Who reads proxy statements? You get them in the mail, loaded with legese, and you normally don’t care. At least I don’t. Today I got one which for giggles I decided to read through.
ETFs are simple: they are pegged against an index (eg S&P 500 or Spain’s Bovespa). The invest money in the companies comprising that index and if it goes up you win, down you lose. They have little overhead because they are managed by computer programs and not a person. There are very few ifs and buts.
I have iShares ETFs. Not many but it every bit counts. Dummy-proof and cheap for lazy folks. iShares is being sold to Blackrock. Fine. What’s not fine is that in the proxy statement they mention an opaque “change of investment goals from fundamental to non-fundamental”.
Reading deeper, I found the meaning: a fundamental investment goal is one that cannot be changed unless all shareholders are notified. For an ETF that seems to me like should be the case. As a plain index investment tool there no need for change and if it happens, I want to know about it. Non-fundamental goals only require board of directors approval. If the board of directors for the fund feels like it, the can change the goal of investing in, say Korea to investing Lesotho. That’s how it looks to me. The only motivation mentioned is that Blackrock, as the new fund manger, wants ‘condistency’ and less mailings, which cost shareholders. As a shareholder I want to know, all the more if you change what are really, my goals.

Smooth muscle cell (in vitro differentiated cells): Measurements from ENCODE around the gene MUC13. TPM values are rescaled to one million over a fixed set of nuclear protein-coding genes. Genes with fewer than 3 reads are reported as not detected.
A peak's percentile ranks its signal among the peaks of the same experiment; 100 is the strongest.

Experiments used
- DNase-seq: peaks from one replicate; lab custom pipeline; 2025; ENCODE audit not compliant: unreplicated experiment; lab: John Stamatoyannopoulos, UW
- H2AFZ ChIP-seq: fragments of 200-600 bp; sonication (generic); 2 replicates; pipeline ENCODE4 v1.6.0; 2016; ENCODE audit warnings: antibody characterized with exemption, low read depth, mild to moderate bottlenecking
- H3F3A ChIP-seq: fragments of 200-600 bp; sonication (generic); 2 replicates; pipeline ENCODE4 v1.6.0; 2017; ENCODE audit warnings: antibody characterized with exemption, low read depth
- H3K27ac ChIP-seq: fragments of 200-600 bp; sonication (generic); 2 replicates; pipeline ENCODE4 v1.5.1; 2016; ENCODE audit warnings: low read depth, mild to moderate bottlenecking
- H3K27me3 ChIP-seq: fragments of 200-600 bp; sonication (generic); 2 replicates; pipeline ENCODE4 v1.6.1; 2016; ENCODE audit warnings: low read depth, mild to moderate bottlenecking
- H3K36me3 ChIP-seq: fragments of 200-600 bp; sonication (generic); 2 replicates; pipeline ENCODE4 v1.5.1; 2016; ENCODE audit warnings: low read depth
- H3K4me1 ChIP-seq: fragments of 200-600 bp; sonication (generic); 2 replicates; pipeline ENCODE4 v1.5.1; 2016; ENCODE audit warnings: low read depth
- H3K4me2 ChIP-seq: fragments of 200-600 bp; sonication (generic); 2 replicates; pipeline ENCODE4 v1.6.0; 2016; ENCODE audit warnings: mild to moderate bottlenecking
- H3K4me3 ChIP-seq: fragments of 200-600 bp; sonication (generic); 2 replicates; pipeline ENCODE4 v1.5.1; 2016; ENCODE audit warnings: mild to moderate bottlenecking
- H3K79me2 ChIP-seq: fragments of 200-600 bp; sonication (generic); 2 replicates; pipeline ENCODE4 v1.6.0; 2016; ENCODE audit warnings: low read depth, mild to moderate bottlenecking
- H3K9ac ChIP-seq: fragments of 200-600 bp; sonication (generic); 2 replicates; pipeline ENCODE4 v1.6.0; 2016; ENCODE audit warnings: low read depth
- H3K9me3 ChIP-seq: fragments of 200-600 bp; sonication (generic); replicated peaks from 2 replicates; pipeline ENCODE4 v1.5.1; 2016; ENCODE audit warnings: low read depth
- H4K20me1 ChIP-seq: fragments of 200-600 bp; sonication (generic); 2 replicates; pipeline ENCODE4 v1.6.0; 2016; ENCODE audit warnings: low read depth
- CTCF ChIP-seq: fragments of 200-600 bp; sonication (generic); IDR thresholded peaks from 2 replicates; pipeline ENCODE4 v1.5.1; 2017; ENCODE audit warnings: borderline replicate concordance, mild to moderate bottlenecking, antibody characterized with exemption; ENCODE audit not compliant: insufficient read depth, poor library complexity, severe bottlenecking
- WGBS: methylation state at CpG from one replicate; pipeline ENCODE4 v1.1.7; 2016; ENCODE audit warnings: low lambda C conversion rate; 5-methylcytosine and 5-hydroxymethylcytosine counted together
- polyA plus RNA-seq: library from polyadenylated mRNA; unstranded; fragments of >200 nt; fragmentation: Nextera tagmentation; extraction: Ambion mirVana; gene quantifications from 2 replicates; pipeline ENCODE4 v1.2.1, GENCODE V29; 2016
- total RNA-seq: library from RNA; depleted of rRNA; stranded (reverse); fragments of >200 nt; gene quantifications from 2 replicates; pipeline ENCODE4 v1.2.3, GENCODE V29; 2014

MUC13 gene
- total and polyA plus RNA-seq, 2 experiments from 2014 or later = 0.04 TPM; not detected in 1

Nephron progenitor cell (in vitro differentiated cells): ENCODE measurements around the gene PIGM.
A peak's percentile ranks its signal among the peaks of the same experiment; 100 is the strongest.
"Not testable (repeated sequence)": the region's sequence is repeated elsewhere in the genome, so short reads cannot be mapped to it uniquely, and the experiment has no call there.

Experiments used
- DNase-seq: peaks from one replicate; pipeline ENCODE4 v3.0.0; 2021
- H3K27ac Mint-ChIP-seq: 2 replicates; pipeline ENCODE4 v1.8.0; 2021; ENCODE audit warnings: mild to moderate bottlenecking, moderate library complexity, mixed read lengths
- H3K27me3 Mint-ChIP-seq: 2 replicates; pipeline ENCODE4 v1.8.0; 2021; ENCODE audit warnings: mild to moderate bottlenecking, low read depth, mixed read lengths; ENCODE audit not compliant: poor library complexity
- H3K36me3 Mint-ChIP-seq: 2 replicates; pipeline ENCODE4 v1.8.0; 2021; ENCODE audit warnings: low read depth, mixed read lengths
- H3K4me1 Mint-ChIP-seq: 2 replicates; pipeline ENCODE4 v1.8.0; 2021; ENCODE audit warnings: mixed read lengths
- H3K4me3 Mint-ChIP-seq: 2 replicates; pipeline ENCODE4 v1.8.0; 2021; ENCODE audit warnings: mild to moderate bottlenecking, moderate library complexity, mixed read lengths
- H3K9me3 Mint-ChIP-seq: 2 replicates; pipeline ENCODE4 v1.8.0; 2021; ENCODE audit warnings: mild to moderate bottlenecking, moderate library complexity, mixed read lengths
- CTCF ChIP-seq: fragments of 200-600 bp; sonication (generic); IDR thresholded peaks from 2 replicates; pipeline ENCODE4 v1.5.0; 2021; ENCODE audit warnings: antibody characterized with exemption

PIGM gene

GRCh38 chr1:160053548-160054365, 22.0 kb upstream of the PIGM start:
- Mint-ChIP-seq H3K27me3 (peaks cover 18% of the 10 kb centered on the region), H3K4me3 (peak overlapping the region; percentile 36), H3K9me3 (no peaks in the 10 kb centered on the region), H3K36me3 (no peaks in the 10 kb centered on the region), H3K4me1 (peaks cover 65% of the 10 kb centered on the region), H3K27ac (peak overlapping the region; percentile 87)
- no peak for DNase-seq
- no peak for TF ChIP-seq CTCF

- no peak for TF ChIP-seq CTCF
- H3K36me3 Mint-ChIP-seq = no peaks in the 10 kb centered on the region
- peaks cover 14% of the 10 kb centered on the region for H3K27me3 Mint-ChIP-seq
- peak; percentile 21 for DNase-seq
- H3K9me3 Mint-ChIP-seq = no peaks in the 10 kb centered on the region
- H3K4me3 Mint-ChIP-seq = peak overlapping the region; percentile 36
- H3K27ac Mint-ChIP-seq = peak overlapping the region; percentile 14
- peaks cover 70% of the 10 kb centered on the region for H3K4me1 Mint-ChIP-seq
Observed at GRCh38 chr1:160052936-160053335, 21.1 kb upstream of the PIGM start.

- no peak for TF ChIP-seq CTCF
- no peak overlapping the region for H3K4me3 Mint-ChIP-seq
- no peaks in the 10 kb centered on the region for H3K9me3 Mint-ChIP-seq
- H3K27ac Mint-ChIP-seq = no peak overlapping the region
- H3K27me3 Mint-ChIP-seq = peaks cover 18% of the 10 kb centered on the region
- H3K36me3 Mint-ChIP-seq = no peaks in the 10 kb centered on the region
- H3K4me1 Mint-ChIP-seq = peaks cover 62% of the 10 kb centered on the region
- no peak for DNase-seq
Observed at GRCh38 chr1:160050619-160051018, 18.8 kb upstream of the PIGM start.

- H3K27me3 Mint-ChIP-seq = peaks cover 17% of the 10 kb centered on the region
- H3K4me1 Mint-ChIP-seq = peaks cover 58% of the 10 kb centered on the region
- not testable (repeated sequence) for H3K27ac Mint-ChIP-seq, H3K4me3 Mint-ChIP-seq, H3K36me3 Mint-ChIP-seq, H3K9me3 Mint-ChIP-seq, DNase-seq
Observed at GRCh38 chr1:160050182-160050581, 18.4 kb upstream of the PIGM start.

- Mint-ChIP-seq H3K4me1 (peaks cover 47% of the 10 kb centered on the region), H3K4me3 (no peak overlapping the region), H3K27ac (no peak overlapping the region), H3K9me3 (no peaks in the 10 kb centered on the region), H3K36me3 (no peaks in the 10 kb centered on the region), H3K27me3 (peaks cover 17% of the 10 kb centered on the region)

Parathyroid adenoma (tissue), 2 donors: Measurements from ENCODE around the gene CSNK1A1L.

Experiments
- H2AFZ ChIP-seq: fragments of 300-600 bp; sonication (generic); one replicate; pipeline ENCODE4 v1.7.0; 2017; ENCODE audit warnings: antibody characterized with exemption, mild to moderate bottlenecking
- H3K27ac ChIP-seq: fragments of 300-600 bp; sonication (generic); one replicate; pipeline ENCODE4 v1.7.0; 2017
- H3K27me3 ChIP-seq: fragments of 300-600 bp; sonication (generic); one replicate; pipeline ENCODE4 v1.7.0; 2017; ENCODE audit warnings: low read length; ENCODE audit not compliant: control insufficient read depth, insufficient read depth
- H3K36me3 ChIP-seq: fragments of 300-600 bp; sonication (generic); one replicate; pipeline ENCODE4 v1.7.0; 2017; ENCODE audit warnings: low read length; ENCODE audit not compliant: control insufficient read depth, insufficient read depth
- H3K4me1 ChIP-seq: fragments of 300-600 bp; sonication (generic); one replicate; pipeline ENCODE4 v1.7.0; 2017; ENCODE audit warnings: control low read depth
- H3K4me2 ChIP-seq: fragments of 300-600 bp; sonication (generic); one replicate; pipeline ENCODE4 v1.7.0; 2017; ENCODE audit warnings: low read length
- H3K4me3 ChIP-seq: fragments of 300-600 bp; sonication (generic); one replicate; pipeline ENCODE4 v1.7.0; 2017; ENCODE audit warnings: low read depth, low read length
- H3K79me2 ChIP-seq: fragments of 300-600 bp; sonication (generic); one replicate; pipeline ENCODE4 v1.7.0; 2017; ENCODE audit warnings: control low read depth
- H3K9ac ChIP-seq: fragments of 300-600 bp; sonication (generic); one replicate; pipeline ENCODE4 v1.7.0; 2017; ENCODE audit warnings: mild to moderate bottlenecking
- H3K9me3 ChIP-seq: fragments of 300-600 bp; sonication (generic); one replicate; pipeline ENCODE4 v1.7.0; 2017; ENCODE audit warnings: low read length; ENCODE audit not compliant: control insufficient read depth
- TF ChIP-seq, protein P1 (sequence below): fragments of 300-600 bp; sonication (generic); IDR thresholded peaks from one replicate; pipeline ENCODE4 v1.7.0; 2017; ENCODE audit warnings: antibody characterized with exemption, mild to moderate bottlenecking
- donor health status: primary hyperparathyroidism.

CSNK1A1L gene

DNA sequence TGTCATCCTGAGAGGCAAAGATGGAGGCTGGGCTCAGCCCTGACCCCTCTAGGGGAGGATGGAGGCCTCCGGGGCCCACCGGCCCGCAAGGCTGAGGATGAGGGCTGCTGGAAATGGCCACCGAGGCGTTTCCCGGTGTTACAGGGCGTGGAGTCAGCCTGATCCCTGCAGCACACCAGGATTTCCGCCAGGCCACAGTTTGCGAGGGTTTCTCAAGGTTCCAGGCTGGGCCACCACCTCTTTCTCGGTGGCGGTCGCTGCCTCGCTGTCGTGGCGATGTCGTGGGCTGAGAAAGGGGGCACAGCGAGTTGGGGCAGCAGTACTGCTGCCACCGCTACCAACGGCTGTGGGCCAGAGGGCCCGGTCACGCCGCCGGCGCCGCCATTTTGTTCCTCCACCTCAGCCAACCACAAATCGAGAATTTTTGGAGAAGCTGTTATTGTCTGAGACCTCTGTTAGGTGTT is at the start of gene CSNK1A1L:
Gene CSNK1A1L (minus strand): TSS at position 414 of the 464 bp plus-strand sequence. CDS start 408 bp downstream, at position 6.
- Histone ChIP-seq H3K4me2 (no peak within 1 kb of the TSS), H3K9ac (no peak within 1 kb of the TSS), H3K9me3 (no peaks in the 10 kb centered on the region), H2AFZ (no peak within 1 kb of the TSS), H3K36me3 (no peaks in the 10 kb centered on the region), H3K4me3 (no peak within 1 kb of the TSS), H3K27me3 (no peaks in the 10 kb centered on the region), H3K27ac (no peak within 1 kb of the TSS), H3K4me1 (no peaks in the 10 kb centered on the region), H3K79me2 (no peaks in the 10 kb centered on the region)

So I feel like actually returning the proxy vote card. Doubt it will have an effect. But at least I am reacting. Voting. Look into it, maybe you should do the same.